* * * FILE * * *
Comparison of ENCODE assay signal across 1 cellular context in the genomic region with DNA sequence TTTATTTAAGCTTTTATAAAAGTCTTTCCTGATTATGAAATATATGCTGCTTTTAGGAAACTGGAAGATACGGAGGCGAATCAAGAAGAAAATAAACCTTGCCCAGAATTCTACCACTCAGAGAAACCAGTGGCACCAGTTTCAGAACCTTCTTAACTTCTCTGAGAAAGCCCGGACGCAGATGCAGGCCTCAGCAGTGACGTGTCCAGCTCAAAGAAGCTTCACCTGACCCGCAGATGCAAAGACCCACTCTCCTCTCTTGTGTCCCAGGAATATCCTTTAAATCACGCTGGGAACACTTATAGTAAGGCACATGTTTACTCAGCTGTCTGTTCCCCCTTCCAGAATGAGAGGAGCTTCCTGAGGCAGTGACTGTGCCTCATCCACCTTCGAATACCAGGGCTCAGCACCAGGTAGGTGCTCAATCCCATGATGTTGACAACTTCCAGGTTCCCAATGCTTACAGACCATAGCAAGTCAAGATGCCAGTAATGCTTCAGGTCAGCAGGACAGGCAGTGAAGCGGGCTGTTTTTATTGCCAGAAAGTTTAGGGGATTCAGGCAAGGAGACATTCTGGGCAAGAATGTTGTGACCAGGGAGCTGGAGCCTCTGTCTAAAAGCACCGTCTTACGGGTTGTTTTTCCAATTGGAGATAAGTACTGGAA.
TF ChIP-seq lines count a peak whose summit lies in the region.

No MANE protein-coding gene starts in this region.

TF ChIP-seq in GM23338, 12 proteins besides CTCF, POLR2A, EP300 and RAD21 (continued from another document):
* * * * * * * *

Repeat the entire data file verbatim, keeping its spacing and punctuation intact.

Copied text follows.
Comparison of ENCODE assay signal across 1 cellular context in the genomic region with DNA sequence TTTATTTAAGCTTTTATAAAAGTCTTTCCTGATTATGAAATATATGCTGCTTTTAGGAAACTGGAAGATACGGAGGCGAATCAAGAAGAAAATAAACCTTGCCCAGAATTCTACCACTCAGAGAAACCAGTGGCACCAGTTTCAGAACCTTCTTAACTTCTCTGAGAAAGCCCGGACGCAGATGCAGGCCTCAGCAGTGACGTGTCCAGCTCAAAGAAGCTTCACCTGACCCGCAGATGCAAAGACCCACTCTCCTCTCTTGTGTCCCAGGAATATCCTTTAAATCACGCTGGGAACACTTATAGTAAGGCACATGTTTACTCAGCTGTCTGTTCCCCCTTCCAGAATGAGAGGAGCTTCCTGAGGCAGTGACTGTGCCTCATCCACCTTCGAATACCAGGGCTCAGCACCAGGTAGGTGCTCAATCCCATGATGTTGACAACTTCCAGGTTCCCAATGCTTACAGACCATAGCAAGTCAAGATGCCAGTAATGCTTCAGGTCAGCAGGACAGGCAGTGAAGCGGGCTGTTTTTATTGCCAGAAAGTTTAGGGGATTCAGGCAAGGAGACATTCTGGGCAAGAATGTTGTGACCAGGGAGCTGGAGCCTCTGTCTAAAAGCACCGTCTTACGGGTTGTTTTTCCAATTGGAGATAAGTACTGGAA.
TF ChIP-seq lines count a peak whose summit lies in the region.

No MANE protein-coding gene starts in this region.

TF ChIP-seq in GM23338, 12 proteins besides CTCF, POLR2A, EP300 and RAD21 (continued from another document):